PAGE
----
Bullied Teens Far More Likely to Bring Weapon to School
Jim LiebeltJim is Senior Writer, Editor and Researcher for the HomeWord Center for Youth and Family at Azusa Pacific University. Jim has over 25 years of experience as a youth and family ministry specialist, and has been on the HomeWord staff since 1998. He has served over the years as a pastor, author, youth ministry trainer, adjunct college instructor and speaker. Jim’s culture blog and parenting articles appear on HomeWord.com. Jim is a contributing author of culture and parenting articles to Crosswalk.com. Jim and his wife Jenny live in Olympia, WA.
- 2014 May 08
Bullied teens are up to 31 times more likely to bring a weapon to school compared to non-bullied students, according to research recently presented at the Pediatric Academic Societies (PAS) annual meeting in Vancouver, British Columbia, Canada.
"Victims of bullying who have been threatened, engaged in a fight, injured, or had property stolen or damaged are much more likely to carry a gun or knife to school," said senior investigator Andrew Adesman, M.D., F.A.A.P., chief of developmental and behavioral pediatrics at Steven & Alexandra Cohen Children's Medical Center of New York.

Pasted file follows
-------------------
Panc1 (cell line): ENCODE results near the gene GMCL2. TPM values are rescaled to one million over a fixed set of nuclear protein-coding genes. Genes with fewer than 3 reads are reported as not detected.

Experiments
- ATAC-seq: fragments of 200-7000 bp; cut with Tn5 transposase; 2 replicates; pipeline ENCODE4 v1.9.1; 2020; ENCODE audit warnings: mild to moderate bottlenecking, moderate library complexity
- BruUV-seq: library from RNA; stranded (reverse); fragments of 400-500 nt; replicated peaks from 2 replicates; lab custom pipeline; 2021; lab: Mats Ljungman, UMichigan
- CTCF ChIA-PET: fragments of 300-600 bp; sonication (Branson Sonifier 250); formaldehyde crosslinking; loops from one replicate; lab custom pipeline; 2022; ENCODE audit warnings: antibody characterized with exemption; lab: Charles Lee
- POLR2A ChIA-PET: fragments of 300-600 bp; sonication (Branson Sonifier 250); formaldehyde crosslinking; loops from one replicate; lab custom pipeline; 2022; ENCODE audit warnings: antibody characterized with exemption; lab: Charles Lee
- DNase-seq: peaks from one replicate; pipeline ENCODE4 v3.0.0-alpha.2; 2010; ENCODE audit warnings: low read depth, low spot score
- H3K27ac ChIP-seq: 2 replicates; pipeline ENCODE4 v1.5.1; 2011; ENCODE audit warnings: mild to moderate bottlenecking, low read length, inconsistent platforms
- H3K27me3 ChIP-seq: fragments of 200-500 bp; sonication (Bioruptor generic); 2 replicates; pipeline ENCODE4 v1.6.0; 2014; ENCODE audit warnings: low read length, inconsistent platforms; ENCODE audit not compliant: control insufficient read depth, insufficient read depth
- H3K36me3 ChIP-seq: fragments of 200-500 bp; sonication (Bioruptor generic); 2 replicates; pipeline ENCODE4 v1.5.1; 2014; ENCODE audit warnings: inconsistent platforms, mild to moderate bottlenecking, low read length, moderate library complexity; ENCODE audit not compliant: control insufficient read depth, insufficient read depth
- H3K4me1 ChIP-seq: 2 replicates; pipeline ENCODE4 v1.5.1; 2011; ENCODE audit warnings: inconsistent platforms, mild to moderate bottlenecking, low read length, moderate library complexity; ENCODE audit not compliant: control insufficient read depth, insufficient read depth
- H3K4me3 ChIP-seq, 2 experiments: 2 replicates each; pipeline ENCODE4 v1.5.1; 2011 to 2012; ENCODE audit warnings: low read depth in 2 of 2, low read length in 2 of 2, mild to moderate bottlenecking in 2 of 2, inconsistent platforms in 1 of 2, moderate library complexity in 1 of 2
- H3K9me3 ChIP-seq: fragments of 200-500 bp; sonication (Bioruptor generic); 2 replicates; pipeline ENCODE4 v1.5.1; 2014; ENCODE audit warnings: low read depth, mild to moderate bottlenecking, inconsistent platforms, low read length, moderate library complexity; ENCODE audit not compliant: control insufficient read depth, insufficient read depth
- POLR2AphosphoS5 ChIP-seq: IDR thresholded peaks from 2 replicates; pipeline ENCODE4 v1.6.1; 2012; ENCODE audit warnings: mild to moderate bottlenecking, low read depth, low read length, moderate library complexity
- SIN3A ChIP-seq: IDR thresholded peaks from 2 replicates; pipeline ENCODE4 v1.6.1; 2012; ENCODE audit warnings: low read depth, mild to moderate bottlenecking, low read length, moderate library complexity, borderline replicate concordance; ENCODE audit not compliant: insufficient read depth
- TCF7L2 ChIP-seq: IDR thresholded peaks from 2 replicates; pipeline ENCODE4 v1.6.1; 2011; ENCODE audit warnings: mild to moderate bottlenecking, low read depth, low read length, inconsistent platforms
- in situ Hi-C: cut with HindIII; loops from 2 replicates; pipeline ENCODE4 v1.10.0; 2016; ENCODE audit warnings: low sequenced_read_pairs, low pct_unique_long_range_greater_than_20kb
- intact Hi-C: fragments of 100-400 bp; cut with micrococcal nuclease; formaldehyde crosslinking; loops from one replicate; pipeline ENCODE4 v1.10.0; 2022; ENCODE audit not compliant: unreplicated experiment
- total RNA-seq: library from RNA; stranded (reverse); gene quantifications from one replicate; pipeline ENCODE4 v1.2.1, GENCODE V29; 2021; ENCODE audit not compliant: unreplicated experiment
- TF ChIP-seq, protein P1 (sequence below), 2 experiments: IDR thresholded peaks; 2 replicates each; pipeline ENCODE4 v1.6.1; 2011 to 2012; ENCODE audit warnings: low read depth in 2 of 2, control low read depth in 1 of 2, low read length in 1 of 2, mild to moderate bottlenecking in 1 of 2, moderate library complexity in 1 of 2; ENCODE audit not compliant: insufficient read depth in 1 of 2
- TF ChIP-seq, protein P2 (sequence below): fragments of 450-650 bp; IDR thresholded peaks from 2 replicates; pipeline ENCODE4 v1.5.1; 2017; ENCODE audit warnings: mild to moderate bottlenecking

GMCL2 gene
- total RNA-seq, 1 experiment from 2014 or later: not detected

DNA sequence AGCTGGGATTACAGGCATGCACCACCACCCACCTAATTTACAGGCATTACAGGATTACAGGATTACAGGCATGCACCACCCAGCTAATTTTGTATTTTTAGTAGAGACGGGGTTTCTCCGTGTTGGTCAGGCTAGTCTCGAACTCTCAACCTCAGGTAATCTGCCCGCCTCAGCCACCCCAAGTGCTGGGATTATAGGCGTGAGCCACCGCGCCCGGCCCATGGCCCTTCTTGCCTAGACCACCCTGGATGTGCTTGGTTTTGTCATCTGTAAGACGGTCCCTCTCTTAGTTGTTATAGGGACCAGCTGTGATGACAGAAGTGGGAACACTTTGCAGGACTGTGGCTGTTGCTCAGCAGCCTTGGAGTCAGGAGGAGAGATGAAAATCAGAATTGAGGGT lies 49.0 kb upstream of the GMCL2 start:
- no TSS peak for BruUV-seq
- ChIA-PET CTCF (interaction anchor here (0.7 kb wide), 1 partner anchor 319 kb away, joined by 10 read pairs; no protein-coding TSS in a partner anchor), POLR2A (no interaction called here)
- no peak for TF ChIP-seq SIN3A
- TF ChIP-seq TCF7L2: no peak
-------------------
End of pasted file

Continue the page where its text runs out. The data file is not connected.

For the research, Adesman and principal investigator Lana Schapiro, M.D., F.A.A.P., analyzed data from the 2011 Youth Risk Behavior Surveillance System -- a nationally representative survey of more than 15,000 U.S. high school students conducted by the Centers for Disease Control and Prevention (CDC).
Students were asked to report if they had ever been bullied at school over the past year and asked how many days in the past month they brought a weapon onto school grounds.
The researchers studied whether any of the following risk factors increased the likelihood that victims would carry a weapon to school: not going to school due to feeling unsafe in school or on the way to school; had property stolen or damaged; had been threatened or injured with a weapon; and had been in a physical fight.
The findings showed that 20 percent of high school students reported being victims of bullying. Students who were bullied were more likely to be in lower grades, female, and white. They also were more likely to carry a weapon to school compared to peers who were not bullied (8.6 percent vs. 4.6 percent).
"Large numbers of high school students report having been victimized by bullies and admit to carrying a weapon to school. Greater efforts need to be expended on reducing bullying in all of its many forms," said Schapiro.
There was also a significant increase in the likelihood that victims of bullying brought a weapon to school if they experienced multiple risk factors. Up to 28 percent of students experiencing one risk factor carried a weapon to school, while up to 62 percent with three risk factors brought a weapon.